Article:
I was running a few final errands before heading to the airport.
CSX had been working on making CP83 in Palmer, Massachusetts compliant with positive train control requirements, which has coincided with commissioning new signal hardware.
By the time I return, the old signals will likely have been retired and the new system up and working.
Crossing the South Main Street bridge in Palmer, I spotted a New England Central local working the diamond, and a CSX intermodal train (Q022) waiting to the west.
This gave me enough time to set up and made a few final photos of the transitional arrangement at CP83 in Palmer.
Changeable lighting made for patches of direction sun under a partial blanket of cloud. I tried to use these sunny spots to my best advantage since the train was moving slowly through the interlocking.
CSX daylight operations through Palmer, Massachusetts can be a bit sparse these days.
This morning, I was on my way back from some errands and I noted that the local freight (B740) was holding on the controlled siding at CP83 and a New England Central local was stopped south of the Palmer diamond. So I pulled over and parked.
The points at CP83 were made for the main line and the westward signals were all showing red. Armed with this information I concluded that an eastward freight must be close at hand.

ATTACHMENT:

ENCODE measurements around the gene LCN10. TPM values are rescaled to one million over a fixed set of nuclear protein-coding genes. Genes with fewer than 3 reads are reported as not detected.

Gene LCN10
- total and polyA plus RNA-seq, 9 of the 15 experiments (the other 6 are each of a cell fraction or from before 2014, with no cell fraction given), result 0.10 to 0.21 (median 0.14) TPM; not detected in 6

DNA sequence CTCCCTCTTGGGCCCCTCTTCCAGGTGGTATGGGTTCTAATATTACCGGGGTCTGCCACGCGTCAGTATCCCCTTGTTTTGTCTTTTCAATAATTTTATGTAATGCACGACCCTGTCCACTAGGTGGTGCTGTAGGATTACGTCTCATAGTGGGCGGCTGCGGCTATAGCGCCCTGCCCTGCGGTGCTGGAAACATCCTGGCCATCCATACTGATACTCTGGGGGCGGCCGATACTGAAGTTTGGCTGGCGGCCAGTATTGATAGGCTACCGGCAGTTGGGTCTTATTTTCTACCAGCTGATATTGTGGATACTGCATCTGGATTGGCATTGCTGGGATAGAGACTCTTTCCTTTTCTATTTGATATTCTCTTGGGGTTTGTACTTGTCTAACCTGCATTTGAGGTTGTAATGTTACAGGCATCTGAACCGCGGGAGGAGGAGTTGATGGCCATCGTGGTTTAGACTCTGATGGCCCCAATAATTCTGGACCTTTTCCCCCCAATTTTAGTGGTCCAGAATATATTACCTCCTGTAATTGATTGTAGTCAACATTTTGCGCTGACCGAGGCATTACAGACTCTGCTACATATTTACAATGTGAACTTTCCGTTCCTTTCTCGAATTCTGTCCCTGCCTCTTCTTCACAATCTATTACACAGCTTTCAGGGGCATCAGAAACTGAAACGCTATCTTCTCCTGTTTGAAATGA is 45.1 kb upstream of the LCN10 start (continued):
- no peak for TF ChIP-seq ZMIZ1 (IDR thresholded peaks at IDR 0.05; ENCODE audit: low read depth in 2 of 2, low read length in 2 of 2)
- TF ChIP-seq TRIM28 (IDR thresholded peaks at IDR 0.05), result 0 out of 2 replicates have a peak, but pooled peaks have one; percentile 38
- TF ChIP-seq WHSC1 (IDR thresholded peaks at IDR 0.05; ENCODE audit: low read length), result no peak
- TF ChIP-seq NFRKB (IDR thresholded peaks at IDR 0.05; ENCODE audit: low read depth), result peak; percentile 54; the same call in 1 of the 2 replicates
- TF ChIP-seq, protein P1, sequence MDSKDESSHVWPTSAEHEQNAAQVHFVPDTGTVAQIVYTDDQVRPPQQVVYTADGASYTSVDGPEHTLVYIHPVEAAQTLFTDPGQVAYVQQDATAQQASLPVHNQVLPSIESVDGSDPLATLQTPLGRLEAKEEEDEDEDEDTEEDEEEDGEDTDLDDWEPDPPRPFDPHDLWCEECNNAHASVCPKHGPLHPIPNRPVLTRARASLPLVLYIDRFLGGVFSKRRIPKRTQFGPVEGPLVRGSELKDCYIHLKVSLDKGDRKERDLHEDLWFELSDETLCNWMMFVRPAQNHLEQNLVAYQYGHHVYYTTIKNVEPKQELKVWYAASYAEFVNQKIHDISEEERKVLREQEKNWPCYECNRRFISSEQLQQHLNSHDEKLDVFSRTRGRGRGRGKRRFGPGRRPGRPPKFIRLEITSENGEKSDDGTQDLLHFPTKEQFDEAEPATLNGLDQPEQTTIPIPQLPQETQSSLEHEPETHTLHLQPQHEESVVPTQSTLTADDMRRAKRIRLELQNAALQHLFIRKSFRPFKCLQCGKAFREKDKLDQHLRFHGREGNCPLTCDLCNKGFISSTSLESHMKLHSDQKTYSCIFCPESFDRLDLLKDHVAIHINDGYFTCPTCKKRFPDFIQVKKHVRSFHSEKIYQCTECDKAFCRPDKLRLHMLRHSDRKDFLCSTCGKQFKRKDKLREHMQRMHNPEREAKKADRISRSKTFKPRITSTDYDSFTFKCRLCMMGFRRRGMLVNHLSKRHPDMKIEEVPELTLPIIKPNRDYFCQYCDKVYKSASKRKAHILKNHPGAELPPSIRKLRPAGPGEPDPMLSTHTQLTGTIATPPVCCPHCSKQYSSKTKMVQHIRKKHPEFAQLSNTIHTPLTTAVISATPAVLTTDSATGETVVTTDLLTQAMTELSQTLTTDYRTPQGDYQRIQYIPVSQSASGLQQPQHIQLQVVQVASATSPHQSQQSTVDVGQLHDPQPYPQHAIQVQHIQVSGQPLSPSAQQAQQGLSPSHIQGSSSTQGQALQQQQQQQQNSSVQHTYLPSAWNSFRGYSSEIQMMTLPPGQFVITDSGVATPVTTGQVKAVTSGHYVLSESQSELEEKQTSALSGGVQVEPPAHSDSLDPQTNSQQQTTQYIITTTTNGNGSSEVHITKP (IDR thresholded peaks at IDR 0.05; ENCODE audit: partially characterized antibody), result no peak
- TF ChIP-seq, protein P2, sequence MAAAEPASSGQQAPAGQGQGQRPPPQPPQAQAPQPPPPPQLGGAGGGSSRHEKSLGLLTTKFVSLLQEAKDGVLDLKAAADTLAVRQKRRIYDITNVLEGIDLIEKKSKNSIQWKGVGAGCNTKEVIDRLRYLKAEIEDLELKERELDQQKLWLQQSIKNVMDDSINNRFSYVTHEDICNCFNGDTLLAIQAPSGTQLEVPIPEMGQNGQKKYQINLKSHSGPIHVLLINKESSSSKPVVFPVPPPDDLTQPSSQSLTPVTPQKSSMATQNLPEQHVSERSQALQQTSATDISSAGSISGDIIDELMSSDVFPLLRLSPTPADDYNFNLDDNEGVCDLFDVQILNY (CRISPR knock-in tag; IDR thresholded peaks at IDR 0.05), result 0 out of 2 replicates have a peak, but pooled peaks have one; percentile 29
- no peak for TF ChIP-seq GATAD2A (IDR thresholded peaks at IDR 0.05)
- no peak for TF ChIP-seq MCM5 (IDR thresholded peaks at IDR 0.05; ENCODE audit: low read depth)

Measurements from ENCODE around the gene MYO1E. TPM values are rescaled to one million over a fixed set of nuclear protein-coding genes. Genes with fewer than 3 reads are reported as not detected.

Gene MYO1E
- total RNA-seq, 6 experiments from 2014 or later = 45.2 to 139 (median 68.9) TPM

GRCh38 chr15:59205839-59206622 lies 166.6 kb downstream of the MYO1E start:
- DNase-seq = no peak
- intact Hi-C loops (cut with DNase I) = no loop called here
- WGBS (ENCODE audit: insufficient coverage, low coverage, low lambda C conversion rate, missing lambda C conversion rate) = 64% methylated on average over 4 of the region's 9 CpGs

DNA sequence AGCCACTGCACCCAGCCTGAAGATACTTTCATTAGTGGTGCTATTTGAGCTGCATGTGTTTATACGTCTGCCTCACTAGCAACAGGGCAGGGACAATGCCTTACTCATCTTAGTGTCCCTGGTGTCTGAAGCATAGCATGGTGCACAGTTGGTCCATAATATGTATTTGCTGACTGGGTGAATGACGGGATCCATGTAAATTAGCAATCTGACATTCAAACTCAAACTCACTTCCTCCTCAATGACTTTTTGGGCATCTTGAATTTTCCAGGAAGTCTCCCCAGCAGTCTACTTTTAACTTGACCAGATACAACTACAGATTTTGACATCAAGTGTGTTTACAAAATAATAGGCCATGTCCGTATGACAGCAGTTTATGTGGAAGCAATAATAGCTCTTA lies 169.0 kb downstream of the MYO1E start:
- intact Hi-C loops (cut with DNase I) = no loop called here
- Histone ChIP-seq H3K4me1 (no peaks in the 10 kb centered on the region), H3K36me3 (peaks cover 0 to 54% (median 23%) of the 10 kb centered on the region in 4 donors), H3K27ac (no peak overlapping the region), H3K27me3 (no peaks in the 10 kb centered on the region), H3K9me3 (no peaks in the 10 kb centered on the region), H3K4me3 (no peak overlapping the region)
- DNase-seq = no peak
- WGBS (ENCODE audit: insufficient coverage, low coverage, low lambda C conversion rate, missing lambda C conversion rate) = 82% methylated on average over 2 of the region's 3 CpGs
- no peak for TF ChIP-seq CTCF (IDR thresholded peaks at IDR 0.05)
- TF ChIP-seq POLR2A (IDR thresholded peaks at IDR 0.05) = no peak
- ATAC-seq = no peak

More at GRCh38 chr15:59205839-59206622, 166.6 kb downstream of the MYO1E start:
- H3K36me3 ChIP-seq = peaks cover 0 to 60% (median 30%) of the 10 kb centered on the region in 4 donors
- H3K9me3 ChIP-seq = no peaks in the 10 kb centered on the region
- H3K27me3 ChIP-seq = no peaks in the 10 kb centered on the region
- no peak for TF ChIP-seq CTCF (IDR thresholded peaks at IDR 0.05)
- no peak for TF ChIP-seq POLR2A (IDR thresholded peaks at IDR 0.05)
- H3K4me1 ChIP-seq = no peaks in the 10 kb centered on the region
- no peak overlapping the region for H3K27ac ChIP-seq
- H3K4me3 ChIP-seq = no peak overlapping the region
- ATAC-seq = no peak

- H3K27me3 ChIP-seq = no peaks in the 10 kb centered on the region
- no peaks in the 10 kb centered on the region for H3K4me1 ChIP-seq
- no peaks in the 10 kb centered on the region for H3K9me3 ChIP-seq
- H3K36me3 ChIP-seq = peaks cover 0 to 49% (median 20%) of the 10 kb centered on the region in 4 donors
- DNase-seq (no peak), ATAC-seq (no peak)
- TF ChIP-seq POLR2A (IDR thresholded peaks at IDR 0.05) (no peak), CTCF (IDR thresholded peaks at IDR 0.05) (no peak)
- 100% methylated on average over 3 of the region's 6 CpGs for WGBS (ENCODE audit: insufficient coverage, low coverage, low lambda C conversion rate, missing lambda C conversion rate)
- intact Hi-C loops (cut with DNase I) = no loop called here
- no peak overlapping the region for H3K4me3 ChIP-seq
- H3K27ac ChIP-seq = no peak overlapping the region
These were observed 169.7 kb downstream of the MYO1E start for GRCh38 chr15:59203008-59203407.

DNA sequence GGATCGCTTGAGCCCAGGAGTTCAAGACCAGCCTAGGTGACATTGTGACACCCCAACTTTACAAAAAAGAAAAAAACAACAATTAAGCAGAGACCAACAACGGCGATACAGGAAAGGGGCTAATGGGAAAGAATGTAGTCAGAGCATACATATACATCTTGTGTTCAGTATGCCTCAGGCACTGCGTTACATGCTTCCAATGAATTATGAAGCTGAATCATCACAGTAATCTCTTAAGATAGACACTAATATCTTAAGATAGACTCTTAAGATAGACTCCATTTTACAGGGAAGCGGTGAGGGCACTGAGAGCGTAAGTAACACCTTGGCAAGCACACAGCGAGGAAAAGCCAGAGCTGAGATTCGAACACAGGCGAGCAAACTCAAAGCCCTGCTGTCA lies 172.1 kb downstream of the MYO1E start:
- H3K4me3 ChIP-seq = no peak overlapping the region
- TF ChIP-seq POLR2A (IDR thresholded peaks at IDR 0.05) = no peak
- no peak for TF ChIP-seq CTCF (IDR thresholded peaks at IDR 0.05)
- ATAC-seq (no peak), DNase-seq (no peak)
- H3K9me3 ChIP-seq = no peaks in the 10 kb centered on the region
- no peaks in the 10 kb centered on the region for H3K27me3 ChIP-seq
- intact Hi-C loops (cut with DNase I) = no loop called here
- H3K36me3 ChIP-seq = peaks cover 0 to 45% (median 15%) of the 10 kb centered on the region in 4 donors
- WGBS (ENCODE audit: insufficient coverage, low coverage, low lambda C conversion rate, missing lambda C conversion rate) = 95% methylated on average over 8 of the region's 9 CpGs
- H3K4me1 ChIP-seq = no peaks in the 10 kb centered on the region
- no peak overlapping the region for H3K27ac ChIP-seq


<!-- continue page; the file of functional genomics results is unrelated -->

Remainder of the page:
I walked up to the South Main Street bridge and gave it a few minutes. Before long an eastward intermodal train came into view with a relatively new General Electric ‘Tier 4’ six-motor in the lead.
My guess is that this train is CSX symbol freight Q022 that runs to Worcester, Massachusetts (but if anyone has better information, I’m open to amending my guess).
Tracking the Light sometimes posts more than once per day!
Autumn Color and Mirror-Like River Make for a Diorama-Like Setting.
The rugged unsettled Quaboag Valley between Palmer and West Warren is a beautiful place, but difficult to work with photographically. Access is limited and the narrow valley combined with heavy overgrowth shadows the line much of the day.
My favorite vantage-point is this twin stone-arch bridge near West Warren. Since my last visit, logging efforts have opened the vista a bit more, allowing a slightly higher view of the tracks.
On October 23, 2013, I learned that CSX’s Q022 (eastward Intermodal container train destined for Worcester) was about an hour away, so I put myself in position to make a photograph.
The season’s leaves were just past peak, which is my preferred time to make autumn images of trains. Why? I’ve found that when almost all the trees are orange, brown and yellow, with hints of red, images seem more autumnal than when some trees are their most brilliant shades of red and orange but others remain green.
A stroke of luck was the very still day: there was virtually no wind while relatively low water-levels in the Quaboag allowed for a mirror like reflection of the bridge and train. This effect is much harder to achieve when the sun is out causing light breezes that tend blur the surface of the water.